Paole claimed that he had stalked and killed the vampire that attacked him, but he ultimately believed that there was no hope for any salvation. Soon after he admitted this, Paole died.
Several months later, his family began to receive reports that people had seen Arnold around the village. Remember, during this period in history, the fear of vampires was wide spread, and Paole had already claimed that he was bitten by a vampire. So, the people of the village called for some action from their leaders.
The leaders of the city decided to open Paole’s grave, and did so 40 days after he was buried. They were so serious, and frightened, about this, that they summoned military officers from Belgrade to see over the exhumation.
When they opened the grave, they found that the body was laying on one side of his casket, and fresh blood was flowing from his mouth. There was no explanation as to why this was happening, as even these people knew that after 40 days in the grave, the flow of blood was an impossibility. Paole was named a vampire immediately, and his heart was staked. As the stake when into his chest, Paole made a sound like a moan, and blood gushed from the wound in his chest. His head was then removed and all of the body was burned.
6. Archaeological Evidence
If you know anything about vampires, you know that to kill them, you stab them in the heart with a wooden stake. Some might believe that this is simply legend, but the truth is, there is a lot of archaeological evidence that shows skeletons in graves with wooden stakes in the middle of their rib cages.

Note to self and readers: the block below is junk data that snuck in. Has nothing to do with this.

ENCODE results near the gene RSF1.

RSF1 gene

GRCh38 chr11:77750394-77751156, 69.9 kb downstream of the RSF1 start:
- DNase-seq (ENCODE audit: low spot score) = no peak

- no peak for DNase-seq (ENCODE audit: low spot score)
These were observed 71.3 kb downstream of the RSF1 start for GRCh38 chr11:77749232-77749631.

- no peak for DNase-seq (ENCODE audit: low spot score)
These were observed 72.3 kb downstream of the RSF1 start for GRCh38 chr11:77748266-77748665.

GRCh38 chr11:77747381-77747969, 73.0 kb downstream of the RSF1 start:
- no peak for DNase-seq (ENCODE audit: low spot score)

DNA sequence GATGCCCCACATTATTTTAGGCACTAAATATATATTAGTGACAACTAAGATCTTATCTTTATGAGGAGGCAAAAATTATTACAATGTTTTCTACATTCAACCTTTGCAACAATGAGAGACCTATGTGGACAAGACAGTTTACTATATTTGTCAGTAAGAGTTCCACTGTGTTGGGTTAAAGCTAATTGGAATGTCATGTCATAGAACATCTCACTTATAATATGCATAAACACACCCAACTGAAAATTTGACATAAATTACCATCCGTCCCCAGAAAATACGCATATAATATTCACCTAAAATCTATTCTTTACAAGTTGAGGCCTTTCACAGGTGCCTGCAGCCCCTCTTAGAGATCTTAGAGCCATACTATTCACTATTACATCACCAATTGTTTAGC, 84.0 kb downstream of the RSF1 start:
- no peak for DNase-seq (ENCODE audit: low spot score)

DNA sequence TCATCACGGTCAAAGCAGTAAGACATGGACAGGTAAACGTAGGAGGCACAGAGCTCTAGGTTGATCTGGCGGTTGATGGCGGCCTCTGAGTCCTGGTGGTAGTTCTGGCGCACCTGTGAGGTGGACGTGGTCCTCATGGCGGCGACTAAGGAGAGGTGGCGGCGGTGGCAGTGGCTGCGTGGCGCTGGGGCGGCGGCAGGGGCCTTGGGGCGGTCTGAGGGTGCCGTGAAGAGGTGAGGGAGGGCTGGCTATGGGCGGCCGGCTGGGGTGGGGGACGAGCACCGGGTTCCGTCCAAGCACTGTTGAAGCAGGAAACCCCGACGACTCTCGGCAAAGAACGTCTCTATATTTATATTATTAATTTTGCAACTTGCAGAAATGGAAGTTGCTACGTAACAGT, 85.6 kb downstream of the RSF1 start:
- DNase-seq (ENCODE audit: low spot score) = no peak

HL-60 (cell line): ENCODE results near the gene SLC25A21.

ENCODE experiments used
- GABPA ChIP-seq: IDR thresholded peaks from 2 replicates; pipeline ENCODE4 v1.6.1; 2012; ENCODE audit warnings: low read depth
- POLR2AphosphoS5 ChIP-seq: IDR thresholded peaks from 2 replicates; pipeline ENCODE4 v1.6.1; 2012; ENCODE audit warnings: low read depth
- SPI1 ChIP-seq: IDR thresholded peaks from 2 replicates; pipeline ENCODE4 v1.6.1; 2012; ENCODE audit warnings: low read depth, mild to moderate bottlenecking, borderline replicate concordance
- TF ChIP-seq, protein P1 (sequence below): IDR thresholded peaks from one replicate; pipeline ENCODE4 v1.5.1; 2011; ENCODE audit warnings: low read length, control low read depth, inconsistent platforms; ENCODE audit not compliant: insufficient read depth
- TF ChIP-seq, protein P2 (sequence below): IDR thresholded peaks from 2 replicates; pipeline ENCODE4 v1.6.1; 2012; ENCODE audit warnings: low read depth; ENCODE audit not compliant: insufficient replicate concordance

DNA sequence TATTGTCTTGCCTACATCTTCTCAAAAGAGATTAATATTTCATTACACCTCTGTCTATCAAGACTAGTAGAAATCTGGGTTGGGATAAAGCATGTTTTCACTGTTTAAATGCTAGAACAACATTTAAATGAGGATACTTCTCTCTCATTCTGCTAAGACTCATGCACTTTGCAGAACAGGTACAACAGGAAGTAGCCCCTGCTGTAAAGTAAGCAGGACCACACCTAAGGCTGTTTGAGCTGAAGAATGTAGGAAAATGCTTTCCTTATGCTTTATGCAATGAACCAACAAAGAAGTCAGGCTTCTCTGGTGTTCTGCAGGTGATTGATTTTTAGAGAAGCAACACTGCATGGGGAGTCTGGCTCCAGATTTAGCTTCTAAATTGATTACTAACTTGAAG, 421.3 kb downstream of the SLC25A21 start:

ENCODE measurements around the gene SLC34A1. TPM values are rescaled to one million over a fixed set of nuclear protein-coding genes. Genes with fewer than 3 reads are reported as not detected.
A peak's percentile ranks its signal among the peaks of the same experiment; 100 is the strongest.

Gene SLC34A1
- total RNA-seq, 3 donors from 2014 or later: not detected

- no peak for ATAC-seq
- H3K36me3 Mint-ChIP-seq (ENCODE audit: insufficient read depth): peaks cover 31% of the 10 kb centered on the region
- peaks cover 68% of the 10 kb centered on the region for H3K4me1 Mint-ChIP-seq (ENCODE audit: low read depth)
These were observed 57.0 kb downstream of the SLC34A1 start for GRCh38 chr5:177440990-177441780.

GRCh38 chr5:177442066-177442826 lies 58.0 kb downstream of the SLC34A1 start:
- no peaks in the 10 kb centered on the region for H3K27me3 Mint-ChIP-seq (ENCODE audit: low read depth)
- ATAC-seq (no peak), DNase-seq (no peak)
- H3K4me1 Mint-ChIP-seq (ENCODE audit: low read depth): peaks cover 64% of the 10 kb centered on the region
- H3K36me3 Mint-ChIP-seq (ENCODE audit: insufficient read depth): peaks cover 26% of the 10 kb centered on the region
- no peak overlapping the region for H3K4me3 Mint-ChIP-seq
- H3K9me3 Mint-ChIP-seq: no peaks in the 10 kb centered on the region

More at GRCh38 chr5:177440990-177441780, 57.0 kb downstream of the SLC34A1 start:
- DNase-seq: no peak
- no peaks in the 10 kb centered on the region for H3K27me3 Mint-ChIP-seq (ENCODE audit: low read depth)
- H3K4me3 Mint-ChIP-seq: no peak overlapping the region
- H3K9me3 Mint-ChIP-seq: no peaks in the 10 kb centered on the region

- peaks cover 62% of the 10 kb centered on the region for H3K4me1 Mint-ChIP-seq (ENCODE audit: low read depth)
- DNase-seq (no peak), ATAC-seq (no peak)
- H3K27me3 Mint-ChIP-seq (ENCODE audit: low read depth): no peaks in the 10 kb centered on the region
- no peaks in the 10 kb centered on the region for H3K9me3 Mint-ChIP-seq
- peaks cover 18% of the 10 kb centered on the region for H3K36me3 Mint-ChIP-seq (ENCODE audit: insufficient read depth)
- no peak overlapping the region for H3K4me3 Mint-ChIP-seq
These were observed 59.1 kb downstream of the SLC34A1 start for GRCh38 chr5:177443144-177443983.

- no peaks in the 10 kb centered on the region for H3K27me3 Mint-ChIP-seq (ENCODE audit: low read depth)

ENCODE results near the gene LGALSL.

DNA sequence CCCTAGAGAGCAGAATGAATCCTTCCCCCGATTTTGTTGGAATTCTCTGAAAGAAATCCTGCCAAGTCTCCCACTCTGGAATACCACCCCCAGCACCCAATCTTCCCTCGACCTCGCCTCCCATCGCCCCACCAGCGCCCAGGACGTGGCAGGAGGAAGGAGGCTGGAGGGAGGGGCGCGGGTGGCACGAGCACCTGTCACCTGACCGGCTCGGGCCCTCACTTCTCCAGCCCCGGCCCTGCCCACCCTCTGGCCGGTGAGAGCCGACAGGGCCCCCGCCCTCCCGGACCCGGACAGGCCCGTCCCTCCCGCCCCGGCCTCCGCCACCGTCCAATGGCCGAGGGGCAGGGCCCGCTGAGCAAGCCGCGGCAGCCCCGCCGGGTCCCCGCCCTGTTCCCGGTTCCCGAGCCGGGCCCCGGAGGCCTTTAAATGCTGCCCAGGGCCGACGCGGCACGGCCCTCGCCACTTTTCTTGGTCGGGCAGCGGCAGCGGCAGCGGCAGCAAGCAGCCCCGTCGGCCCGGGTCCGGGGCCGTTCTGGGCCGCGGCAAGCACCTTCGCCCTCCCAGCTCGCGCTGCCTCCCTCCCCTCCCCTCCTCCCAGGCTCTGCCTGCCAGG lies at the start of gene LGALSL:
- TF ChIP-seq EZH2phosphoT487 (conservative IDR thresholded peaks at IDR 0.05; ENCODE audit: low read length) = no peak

In 2013, for instance, workers who were building a road in Gliwice, a city in Poland, discovered four skeletons. However, they weren’t typical skeletons at all. Instead, all four of the bodies had their heads cut off and found between their legs, as was the practice for those who were believed to be vampires. Around this time, another gravesite was discovered in Bulgaria. In this case, there were actual iron stakes in the rib cages.
There is still even more archaeological evidence in addition to this. The largest gravesite for vampires was in Perperikon, Bulgaria. Here, there were more than 100 bodies…all men, and all with signs that those who buried them believed these men were vampires. These included coins, stakes, and beheadings.